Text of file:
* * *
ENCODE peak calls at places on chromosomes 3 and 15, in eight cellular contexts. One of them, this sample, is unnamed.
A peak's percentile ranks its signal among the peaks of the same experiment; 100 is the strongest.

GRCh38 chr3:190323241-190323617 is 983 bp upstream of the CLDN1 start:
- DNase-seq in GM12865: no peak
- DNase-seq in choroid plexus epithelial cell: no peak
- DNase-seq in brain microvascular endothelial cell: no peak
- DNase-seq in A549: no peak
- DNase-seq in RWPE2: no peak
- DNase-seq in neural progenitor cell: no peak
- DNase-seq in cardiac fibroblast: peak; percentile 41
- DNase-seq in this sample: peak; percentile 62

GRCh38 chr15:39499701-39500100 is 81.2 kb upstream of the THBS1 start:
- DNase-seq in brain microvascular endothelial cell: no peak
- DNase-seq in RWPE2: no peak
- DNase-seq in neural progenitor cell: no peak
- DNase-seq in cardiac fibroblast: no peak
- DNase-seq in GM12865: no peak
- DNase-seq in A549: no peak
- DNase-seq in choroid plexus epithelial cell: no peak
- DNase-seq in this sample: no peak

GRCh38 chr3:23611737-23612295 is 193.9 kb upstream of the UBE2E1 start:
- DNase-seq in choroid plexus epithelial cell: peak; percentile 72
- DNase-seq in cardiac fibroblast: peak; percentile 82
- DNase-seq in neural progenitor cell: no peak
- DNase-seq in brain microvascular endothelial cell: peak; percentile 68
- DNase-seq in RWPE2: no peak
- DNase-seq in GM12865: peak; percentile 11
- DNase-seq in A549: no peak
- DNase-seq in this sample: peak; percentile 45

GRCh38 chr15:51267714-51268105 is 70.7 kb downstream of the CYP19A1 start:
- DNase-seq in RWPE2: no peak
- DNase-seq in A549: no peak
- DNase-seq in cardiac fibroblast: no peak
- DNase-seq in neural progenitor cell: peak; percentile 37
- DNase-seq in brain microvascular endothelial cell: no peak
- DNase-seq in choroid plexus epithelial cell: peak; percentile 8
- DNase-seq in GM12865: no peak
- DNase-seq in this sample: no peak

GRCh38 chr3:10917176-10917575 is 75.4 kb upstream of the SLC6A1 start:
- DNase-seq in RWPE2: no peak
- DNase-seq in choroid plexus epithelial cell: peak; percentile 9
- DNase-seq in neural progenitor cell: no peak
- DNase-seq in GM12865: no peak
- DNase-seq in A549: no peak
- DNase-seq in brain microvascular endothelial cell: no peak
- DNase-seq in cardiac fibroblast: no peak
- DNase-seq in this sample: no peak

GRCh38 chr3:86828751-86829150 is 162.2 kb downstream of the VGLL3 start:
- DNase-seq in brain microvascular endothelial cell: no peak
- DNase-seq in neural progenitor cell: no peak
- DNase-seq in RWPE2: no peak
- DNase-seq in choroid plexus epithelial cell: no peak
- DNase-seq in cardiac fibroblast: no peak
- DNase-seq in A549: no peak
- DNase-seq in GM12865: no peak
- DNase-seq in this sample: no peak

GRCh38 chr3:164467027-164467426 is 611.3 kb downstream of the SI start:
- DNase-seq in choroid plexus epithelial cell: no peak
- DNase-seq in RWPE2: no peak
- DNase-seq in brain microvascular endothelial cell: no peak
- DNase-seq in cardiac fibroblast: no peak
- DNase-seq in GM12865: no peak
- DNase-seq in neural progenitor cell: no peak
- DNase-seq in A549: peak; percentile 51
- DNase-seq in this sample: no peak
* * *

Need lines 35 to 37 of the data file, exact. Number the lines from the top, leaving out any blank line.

- DNase-seq in brain microvascular endothelial cell: no peak
- DNase-seq in choroid plexus epithelial cell: peak; percentile 8
- DNase-seq in GM12865: no peak